A recently launched Taiwan-developed horror game has sparked an outcry among Chinese netizens for a scene displaying a Taoist talisman believed to carry words defaming Chinese President Xi Jinping.
“Devotion” (還願), a game developed by Taipei-based studio Red Candle Games (赤燭), was officially released Feb. 19 on the Steam platform and immediately took the online gaming community by storm.
Set in a Taiwanese apartment complex in the 1980s, the game revolves around a first-person horror mystery. It employs the nostalgic setting to build up unsettling tension and incorporates chilling elements based on Taiwanese folklore and religion, reported the Verge.
Despite its immediate popularity, Chinese fans’ devotion to “Devotion” waned rapidly after a scene of the game was found to have contained a Taoist talisman hung over the wall which, though inconspicuously, carries a seal script reading “Xi Jinping Winnie the Pooh” (習近平小熊維尼) in an ancient style of Chinese writing, said CNA.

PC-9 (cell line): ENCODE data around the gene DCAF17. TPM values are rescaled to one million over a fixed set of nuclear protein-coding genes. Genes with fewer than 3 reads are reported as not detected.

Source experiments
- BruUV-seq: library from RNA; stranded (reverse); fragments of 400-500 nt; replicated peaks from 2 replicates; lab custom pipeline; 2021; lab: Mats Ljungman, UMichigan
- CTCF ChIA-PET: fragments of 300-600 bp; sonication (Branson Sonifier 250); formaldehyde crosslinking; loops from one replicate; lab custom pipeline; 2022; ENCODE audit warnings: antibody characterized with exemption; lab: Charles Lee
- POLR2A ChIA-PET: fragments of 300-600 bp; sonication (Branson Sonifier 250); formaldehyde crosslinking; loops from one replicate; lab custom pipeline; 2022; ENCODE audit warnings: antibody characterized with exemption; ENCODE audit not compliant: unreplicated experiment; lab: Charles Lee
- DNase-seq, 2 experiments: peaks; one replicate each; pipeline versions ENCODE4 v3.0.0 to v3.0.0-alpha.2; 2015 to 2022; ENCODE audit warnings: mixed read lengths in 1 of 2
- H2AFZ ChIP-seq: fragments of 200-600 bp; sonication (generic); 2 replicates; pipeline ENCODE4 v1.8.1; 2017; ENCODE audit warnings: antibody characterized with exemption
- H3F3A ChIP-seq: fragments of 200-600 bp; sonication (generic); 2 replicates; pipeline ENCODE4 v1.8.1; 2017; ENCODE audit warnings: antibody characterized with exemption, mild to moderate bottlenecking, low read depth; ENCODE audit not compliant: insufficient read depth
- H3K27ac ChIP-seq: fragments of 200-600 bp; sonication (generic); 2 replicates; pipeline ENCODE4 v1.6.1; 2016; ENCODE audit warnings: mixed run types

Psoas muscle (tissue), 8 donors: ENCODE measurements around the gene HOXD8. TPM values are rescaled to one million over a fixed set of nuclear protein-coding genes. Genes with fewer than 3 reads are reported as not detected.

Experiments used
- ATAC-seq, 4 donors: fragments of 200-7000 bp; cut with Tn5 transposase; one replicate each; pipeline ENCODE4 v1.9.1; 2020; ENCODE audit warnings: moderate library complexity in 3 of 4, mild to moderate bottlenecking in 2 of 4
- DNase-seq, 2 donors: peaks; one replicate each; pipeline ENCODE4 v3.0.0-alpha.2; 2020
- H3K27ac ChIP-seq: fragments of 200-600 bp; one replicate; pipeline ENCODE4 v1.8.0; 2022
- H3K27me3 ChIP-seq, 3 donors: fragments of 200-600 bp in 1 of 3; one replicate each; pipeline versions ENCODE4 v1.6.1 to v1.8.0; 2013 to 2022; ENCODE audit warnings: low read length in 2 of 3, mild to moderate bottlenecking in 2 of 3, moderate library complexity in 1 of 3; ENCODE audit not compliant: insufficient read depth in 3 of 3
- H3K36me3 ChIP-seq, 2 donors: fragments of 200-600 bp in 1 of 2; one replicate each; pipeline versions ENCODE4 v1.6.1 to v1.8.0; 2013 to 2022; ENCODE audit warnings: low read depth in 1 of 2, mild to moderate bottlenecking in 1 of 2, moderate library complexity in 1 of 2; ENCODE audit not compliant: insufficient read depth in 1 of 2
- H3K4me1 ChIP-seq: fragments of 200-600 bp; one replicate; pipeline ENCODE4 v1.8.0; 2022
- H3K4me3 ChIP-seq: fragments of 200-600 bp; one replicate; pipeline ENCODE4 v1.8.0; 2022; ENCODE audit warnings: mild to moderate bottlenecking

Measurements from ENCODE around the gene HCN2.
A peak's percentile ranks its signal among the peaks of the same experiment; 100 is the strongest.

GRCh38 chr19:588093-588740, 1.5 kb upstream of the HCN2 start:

Chinese netizens are apparently furious over the reference to their leader as Winnie the Pooh, the image and mentioning of which have been banned in China for the character’s uncanny resemblance to Xi.
Protestors have gone so far as to stage a boycott of “Devotion,” which prompted the developer to release an update for the game that sees the controversial image removed, the Apple Daily wrote.
In a Facebook statement posted Saturday afternoon to address the incident, Red Candle Games apologized over what it called “an inadvertent mistake springing from the use of trendy language online.”
The post has been flooded by both supportive and condemning comments. A Taiwanese gamer wrote, “This is Taiwan, a place advocating freedom and democracy. The incident should only be taken as a mischievous sense of humor, just like how Donald Trump has been mocked in the U.S. that even translates into business opportunities.”